Consider this: Plenty of places have different names in Spanish and English. In English it’s the Rio Grande; in Spanish, el Rio Bravo. In English it’s the Gulf of California; in Spanish, El Mar de Cortés (Sea of Cortez.) Who’s right?
But back to continents. Differences in understanding geography create these differences in language.
In English, people from the United States, Mexico, and Jamaica are North Americans. People from Colombia, Bolivia or Brazil are South Americans.
In Spanish, because the continent is America, anyone from the continent is called an americano. The term norteamericano (North American) usually refers to people from the United States.
Unless they’re familiar with the differences in meaning between Spanish and English, most Mexicans would not consider themselves North American. In fact, many believe that North America begins where Mexico ends. I’ve read Mexicans writing in English who use the term “North American” for people from the U.S., probably to avoid using American/americano, although this will confuse English-speaking readers because they understand that North America includes Mexico.
This brings us to another language problem: the term Latin America, a catch-all for most of continental North and South America south of the U.S.-Mexican border. I’m no statistician, but I’m pretty sure that most people who live in Latin America are of mixed or native descent, not Latin, and certainly not Hispanic. But we use these terms out of convenience.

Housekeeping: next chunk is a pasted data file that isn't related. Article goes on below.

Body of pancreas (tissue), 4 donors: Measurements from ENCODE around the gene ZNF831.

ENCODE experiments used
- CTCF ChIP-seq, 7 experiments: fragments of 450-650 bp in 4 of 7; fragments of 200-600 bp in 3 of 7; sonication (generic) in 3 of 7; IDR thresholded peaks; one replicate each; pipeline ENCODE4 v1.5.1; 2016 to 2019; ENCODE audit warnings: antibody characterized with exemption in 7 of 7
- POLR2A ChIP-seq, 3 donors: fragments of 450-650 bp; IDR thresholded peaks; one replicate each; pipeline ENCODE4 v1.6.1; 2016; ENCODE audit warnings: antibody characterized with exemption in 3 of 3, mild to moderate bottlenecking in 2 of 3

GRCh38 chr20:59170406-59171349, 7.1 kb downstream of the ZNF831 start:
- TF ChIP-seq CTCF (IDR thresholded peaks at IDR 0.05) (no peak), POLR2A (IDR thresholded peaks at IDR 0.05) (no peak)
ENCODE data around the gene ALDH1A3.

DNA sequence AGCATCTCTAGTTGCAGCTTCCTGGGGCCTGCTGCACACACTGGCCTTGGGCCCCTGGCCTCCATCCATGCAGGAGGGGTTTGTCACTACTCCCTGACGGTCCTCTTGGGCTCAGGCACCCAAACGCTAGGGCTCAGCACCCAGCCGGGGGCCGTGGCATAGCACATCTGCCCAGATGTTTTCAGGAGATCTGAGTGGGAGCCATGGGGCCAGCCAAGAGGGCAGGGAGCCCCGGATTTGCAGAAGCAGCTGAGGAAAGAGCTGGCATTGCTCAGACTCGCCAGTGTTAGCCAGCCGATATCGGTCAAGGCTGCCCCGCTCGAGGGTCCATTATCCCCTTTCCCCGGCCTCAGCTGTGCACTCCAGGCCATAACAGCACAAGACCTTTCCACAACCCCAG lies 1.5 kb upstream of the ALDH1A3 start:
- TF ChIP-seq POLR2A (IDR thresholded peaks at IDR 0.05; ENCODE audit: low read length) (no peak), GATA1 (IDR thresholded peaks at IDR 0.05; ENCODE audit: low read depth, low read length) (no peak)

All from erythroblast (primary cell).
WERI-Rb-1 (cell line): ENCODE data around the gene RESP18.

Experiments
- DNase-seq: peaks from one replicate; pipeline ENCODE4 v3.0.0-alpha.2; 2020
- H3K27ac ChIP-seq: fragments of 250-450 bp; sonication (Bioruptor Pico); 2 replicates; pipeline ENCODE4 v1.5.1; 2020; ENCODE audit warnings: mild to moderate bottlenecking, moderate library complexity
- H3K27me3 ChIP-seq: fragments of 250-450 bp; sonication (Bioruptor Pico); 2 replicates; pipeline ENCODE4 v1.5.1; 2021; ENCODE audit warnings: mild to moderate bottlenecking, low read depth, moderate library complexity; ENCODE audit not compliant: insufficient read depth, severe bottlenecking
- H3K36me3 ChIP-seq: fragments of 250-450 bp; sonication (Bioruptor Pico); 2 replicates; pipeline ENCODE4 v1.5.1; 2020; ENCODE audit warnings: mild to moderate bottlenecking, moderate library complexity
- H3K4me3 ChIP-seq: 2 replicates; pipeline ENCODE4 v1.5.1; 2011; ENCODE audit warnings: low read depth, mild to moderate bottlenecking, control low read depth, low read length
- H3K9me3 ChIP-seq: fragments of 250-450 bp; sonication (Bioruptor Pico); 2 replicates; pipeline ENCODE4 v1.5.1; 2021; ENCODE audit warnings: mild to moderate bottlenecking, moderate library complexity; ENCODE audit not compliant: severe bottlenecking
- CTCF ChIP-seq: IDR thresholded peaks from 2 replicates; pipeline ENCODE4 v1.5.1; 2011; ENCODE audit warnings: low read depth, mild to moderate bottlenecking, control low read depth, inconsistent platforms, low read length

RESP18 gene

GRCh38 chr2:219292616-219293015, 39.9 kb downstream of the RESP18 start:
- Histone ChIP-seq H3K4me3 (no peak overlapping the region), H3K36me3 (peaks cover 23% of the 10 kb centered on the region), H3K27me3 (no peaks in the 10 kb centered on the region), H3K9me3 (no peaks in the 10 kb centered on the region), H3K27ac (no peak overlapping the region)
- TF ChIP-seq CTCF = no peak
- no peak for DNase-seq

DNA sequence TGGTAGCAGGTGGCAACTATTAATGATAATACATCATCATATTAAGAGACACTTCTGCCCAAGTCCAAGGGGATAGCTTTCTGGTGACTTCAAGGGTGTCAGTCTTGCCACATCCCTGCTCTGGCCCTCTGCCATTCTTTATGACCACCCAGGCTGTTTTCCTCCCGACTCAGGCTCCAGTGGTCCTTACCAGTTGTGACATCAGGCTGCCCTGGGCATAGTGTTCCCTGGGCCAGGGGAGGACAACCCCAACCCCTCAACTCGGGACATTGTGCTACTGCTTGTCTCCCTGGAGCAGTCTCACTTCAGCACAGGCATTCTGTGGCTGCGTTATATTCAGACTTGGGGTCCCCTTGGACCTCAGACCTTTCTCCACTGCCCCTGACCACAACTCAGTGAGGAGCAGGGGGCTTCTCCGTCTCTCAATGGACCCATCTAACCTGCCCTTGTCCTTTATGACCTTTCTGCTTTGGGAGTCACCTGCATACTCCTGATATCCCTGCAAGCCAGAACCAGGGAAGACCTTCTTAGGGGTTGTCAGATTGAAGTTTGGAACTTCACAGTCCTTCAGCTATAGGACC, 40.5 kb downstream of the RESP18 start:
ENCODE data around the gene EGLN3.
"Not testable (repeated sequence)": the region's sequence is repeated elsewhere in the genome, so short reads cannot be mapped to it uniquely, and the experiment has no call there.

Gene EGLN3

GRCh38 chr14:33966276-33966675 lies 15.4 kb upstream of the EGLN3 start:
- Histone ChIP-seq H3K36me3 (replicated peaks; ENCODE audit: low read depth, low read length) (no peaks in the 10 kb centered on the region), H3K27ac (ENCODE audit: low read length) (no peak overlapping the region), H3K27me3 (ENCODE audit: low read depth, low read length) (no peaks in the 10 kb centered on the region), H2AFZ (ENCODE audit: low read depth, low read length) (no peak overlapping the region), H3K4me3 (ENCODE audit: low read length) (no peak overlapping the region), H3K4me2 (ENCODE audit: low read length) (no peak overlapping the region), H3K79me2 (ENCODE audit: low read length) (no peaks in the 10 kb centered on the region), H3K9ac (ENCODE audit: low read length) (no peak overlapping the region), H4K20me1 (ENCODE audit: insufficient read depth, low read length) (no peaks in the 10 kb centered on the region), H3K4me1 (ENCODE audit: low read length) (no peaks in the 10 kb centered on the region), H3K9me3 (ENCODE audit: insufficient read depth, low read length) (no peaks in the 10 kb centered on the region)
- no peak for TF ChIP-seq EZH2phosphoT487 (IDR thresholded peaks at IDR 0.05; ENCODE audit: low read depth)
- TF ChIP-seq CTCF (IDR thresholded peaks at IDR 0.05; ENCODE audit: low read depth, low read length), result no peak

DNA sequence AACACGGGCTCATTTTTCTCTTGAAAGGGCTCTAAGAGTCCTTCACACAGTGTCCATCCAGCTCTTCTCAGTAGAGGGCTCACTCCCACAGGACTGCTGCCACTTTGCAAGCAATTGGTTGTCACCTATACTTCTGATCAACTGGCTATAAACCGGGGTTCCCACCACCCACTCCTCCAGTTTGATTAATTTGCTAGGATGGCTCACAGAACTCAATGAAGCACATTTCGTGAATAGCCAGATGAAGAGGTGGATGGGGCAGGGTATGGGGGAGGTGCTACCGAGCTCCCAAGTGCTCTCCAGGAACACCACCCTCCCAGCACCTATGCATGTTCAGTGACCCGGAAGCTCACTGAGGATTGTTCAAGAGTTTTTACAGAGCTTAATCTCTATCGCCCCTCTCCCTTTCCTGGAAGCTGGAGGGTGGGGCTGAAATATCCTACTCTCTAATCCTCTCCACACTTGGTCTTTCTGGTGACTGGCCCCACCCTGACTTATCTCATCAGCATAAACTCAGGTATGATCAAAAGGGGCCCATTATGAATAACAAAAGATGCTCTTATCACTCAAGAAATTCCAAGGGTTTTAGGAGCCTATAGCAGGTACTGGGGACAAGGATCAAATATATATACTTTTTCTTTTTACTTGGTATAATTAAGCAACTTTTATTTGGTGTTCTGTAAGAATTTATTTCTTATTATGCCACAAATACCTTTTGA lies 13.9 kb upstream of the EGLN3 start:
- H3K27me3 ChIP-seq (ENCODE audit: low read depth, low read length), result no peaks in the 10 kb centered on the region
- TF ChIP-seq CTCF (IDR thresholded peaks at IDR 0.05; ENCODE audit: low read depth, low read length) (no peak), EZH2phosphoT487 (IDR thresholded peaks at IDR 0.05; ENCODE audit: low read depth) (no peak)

America the country
People in the U.S. call themselves Americans for one reason: the English language lacks any other adjective for them.
In Spanish, there is the adjective estadounidense, like “United Statesian.” This sounds awful in English, and besides, new words in a language emerge organically. It’s nearly impossible to force people to use them, and they’re often met with strong opposition, as in the case of gender-neutral pronouns like “xe.”
In Spanish, however, estadounidense works just fine. When someone asks, I always use estadounidense to avoid stepping onto a cultural landmine. I never call myself americano in Spanish, and I don’t use norteamericano because in my worldview, as someone educated in the United States, Mexicans are North Americans too.
For these same reasons, in English I avoid using “America” as a noun to describe the country. United States is clear and precise to both English and Spanish speakers. But “American” is the only option for describing the people, other than the convoluted “people from the U.S.,” which I’ll admit to using sometimes.
The good news is that these linguistic pissing matches seem to only take place on the internet. Most people — Mexicans and Americans included — are far too polite and tolerant to squabble about it in person.
So there you go. I hope I’ve made this clear. Now that you know the different meanings of the term American in English and Spanish, please ignore the possible political connotations. People use it out of convention, not from a lack respect.
Of course, feel free to disagree in the comments below.
I am honored and grateful that Transitions Abroad chose my article 10 Tips for Adjusting to Life in Mexico as the winner of its 2017 Expatriate and Work Abroad writing contest.
Transitions Abroad is my favorite resource for fascinating and well-written articles from a variety of perspectives about living and traveling abroad. Every time I visit the website, I learn something new and inspiring about the experiences of other expats from all over the world.
This is the second year I have won this contest—thanks Transitions Abroad! The article I wrote last year, which was recently updated, focused on the practicalities of living in Mexico, like working, banking, and health insurance.
The new article, 10 Tips for Adjusting to Life in Mexico, is more about understanding and adapting to Mexican culture, based on what I’ve learned during seven years living here. Even if you don’t plan on moving to Mexico, but are simply curious, I hope you find something to enjoy about the article.
As always, thank you for reading, sharing and commenting.